Genograms have special symbols to show sex and various relationships. These are:

  • A circle indicates a female
  • A square indicates a male
  • An X through one of the above symbols indicates the person is dead
  • A horizontal line between two people shows a commitment such aa a marriage.
  • A horizontal line with a slash in it shows a divorce or non-committed relationship.
  • A vertical or diagonal solid line indicatesa a biological connection
  • A vertical or diagonal dashed line indicates a special relationship such as adoption.

        In doing the genogram, you begin with with yourself and your siblings. Some of the charts I have seen show only you but the way I was taught was that your siblings should be included. I think the reason for starting with just you is that it doesn't take long for the chart to get very crowded. Names are not so necessary in this kind of chart but they help. You might list the illnesses that you have to one side of the synbol or if you want, trace just one or two of the illnesses that seem to be prevalent or worrisime to you. You can code part of the symbol to represent an illness. After you have done you and your siblings, then go on to your parents doing the same sort of thing. By the time I got to my great grandparents the information was getting hard to find or obtain.

        At this point, you might see a pattern developing and if so, you may want to include siblings in all generations too.This would give you a better picture of risk factors for a certain illness. Couples would do one for each partner. This would give your children a picture of what they might expect. For instance, I am a diabetic and so is my brother; both of us having developed it as adults. My father was an adult onset diabetic too as was his mother. By the time I got to wondering about her mother or father and diabetes, there was nobody to talk to about it. Of the six children between my brother and me, two of them have developed adult onset diabetes and one has juvenile diabetes. That is four generations in which it appears...definitely a pattern.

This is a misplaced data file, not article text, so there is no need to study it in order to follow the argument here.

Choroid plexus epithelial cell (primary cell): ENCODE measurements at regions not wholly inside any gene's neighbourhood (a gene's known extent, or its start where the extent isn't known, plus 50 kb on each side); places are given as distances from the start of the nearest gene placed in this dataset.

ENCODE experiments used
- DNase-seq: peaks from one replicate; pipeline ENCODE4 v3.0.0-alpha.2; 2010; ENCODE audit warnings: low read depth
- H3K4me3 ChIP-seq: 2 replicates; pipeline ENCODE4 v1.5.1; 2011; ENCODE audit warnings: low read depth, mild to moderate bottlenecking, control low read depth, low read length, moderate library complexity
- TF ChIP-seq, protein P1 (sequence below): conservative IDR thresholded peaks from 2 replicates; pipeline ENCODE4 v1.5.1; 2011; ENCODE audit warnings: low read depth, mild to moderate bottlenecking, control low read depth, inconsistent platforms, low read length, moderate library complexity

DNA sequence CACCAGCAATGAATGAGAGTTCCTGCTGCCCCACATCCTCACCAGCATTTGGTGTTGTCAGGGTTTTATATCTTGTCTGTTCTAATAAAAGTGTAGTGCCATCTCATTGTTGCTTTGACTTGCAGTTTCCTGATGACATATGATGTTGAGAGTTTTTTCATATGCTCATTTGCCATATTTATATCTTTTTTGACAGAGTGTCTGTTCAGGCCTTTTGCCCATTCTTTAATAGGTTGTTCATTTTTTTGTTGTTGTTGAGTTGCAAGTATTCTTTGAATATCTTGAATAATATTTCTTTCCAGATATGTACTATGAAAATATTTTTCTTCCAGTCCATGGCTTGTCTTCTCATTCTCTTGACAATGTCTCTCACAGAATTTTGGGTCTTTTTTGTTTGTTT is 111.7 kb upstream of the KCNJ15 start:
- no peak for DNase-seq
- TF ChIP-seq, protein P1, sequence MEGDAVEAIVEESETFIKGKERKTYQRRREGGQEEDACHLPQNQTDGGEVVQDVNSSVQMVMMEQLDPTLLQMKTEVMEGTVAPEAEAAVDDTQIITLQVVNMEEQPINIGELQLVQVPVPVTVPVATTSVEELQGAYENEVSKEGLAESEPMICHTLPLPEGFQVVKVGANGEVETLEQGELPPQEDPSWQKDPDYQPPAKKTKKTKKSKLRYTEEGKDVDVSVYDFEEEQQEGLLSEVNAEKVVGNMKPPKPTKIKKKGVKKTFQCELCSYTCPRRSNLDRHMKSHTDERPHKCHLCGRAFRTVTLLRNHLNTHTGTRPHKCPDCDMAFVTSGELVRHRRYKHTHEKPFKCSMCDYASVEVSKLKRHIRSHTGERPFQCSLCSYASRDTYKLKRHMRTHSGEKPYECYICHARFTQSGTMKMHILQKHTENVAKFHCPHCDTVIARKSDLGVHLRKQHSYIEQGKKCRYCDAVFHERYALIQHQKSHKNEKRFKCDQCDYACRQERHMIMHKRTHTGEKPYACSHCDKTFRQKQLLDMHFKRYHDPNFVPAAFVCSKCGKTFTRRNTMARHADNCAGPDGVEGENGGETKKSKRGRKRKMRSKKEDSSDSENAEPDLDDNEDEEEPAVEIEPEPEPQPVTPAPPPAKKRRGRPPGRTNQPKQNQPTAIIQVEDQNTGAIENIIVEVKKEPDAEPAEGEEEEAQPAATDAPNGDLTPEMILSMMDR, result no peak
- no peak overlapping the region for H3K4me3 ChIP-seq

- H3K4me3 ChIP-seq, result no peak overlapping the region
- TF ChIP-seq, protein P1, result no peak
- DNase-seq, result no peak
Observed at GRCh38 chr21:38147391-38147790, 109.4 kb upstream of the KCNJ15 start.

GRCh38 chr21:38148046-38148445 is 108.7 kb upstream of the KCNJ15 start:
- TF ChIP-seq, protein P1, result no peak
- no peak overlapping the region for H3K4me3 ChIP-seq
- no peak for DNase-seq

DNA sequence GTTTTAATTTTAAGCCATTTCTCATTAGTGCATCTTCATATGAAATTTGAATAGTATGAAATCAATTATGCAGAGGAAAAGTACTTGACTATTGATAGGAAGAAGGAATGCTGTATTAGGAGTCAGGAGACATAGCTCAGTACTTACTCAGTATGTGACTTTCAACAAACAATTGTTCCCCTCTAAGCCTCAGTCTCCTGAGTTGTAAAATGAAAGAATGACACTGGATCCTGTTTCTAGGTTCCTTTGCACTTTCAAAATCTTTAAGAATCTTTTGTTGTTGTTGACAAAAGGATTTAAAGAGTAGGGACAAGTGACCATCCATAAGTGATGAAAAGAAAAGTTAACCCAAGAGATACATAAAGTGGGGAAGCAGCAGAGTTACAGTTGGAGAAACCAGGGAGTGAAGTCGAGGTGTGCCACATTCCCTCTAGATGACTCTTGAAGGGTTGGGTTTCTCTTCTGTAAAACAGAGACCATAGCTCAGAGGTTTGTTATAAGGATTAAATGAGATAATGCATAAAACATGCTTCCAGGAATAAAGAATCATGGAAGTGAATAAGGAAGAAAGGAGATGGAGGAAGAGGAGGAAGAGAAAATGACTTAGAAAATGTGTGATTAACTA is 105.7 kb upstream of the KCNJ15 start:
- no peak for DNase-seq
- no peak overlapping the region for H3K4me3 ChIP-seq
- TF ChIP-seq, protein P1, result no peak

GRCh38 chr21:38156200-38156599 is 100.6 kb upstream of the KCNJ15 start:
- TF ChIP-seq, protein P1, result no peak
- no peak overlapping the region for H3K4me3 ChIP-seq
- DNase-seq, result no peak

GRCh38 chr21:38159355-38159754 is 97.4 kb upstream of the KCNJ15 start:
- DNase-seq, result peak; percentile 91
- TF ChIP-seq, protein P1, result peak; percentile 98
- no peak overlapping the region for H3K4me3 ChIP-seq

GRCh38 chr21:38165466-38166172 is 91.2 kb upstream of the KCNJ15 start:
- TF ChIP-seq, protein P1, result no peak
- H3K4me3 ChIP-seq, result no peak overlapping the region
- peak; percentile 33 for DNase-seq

There is also heart disease in three gernerations on my father's side and in three generations on my mother's side of the family. This shows two areas of which my children and grandchidlren should be aware. If they are...and I have talked about it enough so that they should be. Perhaps by trying to be aware and use preventative actions, they may avoid these.

        Having things like this are good and valuable tools for you and for your physician to have to use for guidance in your health care.